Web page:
Monday, February 1, 2016

Money Workouts

by Gina Kehr

You have heard the saying, “That was money!” or how about, “That’s money in the bank!” Neither one of these sayings have anything to do with actual money but have everything to do with making a gain in training. With Ironman World Champs just completed, I can’t help but always feel excited for those that I know who raced. Even though it’s been 5 years since my last time on the race course, every year as October approaches all those years of training for that one race come flooding to my head. I think about the workouts I use to do and the amount of mental training that went into each workout. Below are two workouts that I felt were money in the bank to help get me strong each year for Kona.

The Brick
A tempo/threshold ride and tempo run. I did this workout two different ways depending on the focus for the week. The ride would fluctuate between 1:30 and 2 hours and the run would fluctuate between 1 and 1:30 hours. Here is the breakdown.

  • Brick #1
    Approximately a 1:30 bike ride that included a 20-30 minute warm up then 1 hour of an interval workout around half ironman and olympic distance pace/watts. The run would be between 1:20-1:30 of marathon pace (not to be confused with ironman marathon pace) with some intervals at ½ marathon pace.
  • Brick #2
    Approximately a 2:00-2:15 bike ride that included a 20-30 min warm up then 1.5 hours of an interval workout around ironman and half ironman distance pace. This was more of a steady ride with the goal of being as consistent as possible. The run would be 1:00-1:10 of multiple intervals of , marathon, ½ marathon and 10K pace. (see tempo run article for an idea of structure).

The SRC (Swim/Run Combo)
A solid 4-5k swim plus 2 hour run. This workout started literally out of time efficiency. There is another component to it, that although not necessary, definitely lifted my run game.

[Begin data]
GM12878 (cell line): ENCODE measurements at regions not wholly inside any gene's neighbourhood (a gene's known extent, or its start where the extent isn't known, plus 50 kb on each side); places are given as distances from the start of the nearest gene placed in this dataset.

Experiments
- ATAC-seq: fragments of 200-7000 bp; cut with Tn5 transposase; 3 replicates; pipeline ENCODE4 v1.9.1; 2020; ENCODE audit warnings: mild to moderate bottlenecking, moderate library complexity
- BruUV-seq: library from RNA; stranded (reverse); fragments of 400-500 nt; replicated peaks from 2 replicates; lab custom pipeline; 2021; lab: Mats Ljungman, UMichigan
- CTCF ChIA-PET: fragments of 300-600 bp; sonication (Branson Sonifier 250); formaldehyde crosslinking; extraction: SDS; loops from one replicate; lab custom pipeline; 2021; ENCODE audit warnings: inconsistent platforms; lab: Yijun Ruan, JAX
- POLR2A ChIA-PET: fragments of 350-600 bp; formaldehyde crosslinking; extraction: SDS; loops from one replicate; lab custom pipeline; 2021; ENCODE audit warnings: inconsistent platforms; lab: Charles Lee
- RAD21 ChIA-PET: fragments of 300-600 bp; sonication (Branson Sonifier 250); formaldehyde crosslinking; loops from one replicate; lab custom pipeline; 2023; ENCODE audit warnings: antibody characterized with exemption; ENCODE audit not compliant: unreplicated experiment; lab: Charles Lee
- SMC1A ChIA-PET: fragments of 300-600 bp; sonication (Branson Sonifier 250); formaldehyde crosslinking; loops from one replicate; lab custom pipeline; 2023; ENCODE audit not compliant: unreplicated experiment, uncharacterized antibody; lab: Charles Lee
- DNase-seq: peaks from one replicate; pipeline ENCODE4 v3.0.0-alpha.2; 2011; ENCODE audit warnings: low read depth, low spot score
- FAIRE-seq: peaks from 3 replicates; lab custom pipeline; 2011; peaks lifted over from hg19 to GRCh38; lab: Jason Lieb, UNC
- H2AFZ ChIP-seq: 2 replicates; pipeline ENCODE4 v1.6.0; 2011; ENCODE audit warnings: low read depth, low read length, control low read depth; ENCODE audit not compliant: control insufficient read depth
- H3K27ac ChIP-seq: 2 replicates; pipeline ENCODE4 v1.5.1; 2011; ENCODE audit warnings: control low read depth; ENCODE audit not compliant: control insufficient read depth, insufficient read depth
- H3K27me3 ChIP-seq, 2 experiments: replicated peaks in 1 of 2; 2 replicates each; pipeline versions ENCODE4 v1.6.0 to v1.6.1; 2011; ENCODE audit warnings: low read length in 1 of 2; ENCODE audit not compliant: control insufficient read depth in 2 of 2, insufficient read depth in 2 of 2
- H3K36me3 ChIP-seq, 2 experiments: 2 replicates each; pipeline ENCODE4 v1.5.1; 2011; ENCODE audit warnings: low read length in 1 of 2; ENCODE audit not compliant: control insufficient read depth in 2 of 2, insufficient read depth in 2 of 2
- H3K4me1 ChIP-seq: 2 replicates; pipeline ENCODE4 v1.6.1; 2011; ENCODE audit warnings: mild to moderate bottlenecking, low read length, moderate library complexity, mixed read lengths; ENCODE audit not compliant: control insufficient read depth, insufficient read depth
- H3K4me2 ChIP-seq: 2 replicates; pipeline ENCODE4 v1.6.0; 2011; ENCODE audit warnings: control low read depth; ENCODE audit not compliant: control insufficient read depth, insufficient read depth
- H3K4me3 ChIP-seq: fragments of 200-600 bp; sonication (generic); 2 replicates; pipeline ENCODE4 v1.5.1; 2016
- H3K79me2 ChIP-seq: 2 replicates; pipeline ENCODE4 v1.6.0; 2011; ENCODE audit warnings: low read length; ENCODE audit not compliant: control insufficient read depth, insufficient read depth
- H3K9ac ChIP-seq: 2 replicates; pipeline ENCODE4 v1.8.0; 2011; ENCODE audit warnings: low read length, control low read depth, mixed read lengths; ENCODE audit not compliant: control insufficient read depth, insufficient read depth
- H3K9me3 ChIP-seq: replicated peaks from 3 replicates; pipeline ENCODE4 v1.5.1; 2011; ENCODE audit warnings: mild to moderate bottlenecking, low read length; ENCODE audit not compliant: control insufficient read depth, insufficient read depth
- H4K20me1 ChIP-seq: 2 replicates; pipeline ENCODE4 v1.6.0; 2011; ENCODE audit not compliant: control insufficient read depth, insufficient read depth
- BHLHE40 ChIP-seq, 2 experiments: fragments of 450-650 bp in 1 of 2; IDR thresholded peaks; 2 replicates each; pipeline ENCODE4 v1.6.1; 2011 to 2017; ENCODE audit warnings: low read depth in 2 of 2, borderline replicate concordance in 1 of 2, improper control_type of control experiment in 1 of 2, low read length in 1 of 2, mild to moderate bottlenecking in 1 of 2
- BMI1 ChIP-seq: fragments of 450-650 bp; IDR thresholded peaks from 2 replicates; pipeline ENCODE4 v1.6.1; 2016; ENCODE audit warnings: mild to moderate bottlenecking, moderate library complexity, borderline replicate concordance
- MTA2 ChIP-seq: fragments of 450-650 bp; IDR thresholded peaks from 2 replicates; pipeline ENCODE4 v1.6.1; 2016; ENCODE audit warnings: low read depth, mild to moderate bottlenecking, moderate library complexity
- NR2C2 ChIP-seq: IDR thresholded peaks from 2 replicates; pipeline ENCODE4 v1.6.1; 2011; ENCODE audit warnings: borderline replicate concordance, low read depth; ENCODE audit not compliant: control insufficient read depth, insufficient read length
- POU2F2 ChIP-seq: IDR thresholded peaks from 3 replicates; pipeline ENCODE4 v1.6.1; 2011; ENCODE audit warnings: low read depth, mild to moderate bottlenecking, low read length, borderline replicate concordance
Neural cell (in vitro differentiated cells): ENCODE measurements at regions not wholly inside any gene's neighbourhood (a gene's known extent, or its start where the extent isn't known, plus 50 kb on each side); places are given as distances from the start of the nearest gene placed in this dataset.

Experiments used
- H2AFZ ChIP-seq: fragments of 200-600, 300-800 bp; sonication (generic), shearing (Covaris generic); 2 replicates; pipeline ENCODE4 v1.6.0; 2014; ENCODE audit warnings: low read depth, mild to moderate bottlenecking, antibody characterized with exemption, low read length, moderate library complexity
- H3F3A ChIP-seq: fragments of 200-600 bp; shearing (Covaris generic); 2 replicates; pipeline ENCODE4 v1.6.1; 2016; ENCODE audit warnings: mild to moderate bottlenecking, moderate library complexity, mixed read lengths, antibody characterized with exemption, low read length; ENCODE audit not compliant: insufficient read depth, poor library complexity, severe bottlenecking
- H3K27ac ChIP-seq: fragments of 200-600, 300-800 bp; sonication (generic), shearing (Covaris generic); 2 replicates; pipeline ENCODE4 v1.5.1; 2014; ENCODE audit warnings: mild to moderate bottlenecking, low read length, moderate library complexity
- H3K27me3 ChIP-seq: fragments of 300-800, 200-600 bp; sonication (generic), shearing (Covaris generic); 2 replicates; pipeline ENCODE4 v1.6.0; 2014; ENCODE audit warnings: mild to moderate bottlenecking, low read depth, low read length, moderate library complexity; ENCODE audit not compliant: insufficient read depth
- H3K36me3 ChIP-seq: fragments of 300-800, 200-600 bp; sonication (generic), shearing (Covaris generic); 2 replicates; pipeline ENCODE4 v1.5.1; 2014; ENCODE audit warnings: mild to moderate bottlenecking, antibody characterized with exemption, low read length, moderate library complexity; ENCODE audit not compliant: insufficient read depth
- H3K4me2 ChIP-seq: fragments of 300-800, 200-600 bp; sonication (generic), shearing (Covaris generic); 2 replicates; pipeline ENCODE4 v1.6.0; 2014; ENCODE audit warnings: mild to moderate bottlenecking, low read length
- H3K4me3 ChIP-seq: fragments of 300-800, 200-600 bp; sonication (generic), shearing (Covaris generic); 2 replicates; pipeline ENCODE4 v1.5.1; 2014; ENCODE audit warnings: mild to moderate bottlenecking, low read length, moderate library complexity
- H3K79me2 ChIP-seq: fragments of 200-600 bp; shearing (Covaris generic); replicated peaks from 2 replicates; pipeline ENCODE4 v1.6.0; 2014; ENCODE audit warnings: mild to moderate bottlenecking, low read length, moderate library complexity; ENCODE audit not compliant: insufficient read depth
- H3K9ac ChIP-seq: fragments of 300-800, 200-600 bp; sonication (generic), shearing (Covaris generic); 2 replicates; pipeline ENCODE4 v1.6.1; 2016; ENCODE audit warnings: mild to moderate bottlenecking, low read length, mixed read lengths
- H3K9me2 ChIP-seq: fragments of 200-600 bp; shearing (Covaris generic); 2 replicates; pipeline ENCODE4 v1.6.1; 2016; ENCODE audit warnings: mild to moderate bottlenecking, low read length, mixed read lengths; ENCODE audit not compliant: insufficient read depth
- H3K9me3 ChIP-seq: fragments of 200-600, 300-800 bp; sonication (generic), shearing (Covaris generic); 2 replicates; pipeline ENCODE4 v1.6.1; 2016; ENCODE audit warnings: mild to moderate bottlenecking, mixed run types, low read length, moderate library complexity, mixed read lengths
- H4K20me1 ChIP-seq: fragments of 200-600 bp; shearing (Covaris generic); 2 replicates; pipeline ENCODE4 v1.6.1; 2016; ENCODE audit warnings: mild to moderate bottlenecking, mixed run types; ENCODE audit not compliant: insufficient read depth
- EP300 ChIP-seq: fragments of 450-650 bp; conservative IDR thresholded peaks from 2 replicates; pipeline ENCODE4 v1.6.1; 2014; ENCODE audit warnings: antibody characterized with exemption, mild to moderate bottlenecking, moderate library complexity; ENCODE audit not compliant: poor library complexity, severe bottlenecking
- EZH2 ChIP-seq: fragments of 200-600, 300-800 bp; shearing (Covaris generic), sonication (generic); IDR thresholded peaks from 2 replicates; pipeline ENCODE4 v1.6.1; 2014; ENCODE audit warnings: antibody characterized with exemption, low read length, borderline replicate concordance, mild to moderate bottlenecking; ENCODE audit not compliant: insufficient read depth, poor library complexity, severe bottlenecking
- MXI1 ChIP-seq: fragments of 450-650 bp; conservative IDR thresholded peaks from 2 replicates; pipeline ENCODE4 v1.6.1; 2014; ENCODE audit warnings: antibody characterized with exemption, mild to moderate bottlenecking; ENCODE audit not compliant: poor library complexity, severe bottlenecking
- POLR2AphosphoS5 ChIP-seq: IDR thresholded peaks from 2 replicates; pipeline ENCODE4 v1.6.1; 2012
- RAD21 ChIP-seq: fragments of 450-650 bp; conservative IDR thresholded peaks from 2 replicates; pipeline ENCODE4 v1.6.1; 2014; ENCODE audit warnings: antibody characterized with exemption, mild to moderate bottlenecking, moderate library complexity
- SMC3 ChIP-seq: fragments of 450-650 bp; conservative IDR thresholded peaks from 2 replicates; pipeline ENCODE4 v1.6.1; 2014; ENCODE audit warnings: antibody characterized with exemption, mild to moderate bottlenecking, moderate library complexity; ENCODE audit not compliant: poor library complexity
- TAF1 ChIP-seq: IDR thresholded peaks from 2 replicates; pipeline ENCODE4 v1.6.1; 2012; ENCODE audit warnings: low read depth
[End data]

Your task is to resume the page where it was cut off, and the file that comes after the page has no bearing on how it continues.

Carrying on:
1. The 4-5k swim was typically a Stanford Masters session that was in a meter pool and was typically a distance or max meters theme. The 2-hour run was always in rolling terrain (not big hills) and typically was the first hour steady or “let the run come to me” and the second hour was either tempo or negative split. I typically felt pretty slow and tired after swimming 4k but I found this to be a tricky way to train the body for the middle part of the marathon.
  2. Add a Camelbak to that run and you have instant resistance that only makes you mentally tough. Five liters of water on your back plus having just swam 4-5k and then rolling terrain... talk about feeling slow! I really felt this was a great simulation to the beginning of the run for ironman.

There are two upsides to drinking 5 liters of fluid during a two hour run. One is, you get lighter as the distance gets longer, so when you are negative splitting a run, you can imagine how it must feel to be 5 lbs lighter -- it’s a huge mental confidence boost. The other upside is that although I had to stop a few times to go to the bathroom (again good race sim training) the recovery for my runs were so much better. Everything from fatigue and muscle soreness were much less once I started using a Camelbak for my long runs.

I am not going to lie -- there were times when the pace at that start of the run after a strong ride or swim was was laughable but the second half was always money!


Gina Kehr was a professional athlete for 15 years, competing in events ranging from Olympic Trials to Ironman World Championships, where she achieved five Top 10 finishes in her career. She coaches athletes of all levels and all distances. Her experience comes from her journey as a novice age group triathlete who quickly worked her way to becoming an established professional triathlete. Gina also works with the Stanford Tri team, is a coach with Stanford Masters and leads a squad of short and long course athletes. You can read more about Gina at AffinityMultisport.com.
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